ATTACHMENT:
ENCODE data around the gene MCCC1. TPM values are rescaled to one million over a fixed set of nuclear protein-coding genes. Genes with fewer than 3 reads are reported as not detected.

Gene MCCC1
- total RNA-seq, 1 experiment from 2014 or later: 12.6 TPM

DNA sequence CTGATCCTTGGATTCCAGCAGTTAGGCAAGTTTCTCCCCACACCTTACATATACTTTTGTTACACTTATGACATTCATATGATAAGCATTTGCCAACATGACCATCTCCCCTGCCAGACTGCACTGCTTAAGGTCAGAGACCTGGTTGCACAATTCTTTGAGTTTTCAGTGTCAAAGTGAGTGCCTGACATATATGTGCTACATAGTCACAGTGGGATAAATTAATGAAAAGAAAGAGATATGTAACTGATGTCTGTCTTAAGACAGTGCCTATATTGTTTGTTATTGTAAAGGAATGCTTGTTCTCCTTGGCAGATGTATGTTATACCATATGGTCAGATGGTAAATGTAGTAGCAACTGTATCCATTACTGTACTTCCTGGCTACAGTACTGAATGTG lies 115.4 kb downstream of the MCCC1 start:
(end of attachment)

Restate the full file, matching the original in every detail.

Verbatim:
ENCODE data around the gene MCCC1. TPM values are rescaled to one million over a fixed set of nuclear protein-coding genes. Genes with fewer than 3 reads are reported as not detected.

Gene MCCC1
- total RNA-seq, 1 experiment from 2014 or later: 12.6 TPM

DNA sequence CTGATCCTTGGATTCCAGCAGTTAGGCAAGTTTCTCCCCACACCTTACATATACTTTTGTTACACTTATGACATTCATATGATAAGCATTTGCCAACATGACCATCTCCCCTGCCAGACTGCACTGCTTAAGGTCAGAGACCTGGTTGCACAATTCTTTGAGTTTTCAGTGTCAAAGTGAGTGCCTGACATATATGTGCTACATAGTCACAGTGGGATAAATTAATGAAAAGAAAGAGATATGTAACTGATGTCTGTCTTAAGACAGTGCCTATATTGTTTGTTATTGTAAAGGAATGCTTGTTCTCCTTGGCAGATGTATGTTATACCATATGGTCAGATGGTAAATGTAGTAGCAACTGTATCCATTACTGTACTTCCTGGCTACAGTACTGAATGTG lies 115.4 kb downstream of the MCCC1 start: